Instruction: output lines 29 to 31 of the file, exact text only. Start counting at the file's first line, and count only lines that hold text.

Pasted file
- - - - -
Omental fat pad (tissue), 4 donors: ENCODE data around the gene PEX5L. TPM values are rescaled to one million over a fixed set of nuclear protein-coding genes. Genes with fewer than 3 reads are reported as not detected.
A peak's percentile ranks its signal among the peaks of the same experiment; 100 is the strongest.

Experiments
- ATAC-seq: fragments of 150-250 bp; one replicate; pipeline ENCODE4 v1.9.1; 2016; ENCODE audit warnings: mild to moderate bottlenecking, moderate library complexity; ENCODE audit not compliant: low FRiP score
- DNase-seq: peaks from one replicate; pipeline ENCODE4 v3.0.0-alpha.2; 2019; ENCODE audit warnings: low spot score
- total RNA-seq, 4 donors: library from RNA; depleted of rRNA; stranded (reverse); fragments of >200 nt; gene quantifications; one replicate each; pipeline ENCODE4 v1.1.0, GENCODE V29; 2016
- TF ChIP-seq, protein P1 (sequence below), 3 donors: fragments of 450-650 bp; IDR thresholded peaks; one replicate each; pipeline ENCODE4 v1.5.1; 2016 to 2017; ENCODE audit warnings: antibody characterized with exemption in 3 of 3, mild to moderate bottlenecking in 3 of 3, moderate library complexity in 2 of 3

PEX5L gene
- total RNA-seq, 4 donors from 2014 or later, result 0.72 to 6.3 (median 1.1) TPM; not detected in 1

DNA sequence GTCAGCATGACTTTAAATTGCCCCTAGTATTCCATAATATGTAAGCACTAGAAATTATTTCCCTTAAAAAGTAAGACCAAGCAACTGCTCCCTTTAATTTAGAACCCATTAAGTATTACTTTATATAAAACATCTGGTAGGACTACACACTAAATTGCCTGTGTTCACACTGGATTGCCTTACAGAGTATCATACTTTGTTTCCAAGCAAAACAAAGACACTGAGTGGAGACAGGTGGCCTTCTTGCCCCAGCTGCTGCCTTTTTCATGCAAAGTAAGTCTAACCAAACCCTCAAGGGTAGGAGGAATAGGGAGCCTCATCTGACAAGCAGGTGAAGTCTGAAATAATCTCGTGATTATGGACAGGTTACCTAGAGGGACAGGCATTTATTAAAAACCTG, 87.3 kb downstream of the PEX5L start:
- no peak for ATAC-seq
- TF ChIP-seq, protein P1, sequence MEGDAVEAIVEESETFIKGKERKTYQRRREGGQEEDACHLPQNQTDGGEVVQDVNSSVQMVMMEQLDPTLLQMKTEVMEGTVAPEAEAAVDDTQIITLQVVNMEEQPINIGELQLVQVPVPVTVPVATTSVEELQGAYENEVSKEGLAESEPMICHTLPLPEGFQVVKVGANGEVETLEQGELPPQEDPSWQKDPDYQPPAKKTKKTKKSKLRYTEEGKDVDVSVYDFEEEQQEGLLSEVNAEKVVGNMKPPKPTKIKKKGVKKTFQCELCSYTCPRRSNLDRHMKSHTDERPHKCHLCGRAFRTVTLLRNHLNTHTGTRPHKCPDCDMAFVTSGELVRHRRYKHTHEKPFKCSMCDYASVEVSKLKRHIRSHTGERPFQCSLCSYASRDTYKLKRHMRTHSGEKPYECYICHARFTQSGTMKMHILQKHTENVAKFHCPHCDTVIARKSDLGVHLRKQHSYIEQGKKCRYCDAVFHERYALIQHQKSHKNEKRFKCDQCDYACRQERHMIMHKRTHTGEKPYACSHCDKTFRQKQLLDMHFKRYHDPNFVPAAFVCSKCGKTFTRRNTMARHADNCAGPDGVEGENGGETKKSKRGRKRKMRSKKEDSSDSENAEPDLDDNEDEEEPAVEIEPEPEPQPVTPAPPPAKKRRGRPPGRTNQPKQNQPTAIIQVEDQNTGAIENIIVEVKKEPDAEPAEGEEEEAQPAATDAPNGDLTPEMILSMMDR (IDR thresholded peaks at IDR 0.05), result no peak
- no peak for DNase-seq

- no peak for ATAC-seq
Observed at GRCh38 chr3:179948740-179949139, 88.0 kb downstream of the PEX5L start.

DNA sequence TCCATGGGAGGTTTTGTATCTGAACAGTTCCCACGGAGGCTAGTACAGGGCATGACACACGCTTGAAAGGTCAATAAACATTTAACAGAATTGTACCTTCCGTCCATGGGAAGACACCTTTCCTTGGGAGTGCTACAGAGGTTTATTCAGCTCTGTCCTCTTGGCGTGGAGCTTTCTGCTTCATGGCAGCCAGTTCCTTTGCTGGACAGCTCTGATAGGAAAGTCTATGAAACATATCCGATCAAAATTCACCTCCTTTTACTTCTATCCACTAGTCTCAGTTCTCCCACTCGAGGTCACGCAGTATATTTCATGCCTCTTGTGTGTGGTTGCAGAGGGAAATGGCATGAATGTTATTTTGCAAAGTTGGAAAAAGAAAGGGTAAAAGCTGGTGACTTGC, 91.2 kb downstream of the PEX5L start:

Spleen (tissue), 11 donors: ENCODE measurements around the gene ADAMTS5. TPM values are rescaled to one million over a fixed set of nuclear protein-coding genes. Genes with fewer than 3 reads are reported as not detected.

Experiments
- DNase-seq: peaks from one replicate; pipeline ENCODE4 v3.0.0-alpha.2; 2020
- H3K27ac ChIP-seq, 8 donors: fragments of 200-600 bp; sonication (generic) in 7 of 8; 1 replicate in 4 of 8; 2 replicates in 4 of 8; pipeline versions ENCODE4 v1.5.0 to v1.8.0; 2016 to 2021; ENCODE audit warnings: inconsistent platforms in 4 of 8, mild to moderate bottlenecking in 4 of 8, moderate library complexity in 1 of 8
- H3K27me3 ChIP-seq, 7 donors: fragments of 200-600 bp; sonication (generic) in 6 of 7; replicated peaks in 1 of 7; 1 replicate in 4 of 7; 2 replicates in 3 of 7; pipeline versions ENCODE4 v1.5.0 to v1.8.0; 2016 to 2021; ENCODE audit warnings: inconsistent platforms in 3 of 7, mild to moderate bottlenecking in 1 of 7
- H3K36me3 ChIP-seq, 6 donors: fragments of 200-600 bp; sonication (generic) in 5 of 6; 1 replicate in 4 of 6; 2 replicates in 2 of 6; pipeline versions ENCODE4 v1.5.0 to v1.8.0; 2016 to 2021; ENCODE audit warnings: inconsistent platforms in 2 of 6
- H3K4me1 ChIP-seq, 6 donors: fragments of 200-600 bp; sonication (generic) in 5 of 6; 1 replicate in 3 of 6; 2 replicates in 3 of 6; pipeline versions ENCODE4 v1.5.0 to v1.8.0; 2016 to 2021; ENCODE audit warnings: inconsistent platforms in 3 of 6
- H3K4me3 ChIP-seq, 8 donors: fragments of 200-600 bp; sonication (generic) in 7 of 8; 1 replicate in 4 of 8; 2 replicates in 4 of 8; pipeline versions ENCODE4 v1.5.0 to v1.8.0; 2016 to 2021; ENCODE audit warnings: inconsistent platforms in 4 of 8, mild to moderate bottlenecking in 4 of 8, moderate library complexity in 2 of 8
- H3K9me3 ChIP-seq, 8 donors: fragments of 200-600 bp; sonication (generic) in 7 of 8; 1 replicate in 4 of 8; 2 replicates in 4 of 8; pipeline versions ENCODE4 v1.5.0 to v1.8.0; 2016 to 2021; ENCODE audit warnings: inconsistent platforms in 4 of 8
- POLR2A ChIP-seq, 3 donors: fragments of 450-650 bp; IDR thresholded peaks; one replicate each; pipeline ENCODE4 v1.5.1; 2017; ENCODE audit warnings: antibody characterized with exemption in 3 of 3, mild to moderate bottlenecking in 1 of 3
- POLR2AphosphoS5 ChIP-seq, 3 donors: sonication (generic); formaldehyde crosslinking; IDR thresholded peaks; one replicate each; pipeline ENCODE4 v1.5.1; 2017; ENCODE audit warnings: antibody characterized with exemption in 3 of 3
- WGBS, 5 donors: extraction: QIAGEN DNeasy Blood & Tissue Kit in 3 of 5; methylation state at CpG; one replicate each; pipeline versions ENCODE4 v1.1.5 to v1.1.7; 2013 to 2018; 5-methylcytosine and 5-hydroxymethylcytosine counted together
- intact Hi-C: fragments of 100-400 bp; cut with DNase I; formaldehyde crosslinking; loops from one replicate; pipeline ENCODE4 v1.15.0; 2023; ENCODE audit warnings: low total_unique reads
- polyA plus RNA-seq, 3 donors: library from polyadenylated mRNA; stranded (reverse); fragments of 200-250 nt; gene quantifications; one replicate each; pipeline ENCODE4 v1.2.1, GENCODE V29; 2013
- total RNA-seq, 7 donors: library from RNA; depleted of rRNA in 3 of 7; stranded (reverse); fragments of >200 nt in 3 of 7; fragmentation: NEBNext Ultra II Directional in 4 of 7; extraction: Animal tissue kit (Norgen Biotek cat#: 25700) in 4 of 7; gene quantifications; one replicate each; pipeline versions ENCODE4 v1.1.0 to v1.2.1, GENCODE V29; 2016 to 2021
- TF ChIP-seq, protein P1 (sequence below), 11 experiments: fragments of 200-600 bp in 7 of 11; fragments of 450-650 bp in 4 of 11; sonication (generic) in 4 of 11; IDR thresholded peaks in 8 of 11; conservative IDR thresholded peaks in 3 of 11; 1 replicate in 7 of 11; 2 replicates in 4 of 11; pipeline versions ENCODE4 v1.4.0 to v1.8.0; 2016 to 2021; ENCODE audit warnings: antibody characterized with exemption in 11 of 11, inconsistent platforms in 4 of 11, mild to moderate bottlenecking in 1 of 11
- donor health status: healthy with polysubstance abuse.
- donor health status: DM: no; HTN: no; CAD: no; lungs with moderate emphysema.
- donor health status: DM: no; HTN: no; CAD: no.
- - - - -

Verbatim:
- intact Hi-C: fragments of 100-400 bp; cut with DNase I; formaldehyde crosslinking; loops from one replicate; pipeline ENCODE4 v1.15.0; 2023; ENCODE audit warnings: low total_unique reads
- polyA plus RNA-seq, 3 donors: library from polyadenylated mRNA; stranded (reverse); fragments of 200-250 nt; gene quantifications; one replicate each; pipeline ENCODE4 v1.2.1, GENCODE V29; 2013
- total RNA-seq, 7 donors: library from RNA; depleted of rRNA in 3 of 7; stranded (reverse); fragments of >200 nt in 3 of 7; fragmentation: NEBNext Ultra II Directional in 4 of 7; extraction: Animal tissue kit (Norgen Biotek cat#: 25700) in 4 of 7; gene quantifications; one replicate each; pipeline versions ENCODE4 v1.1.0 to v1.2.1, GENCODE V29; 2016 to 2021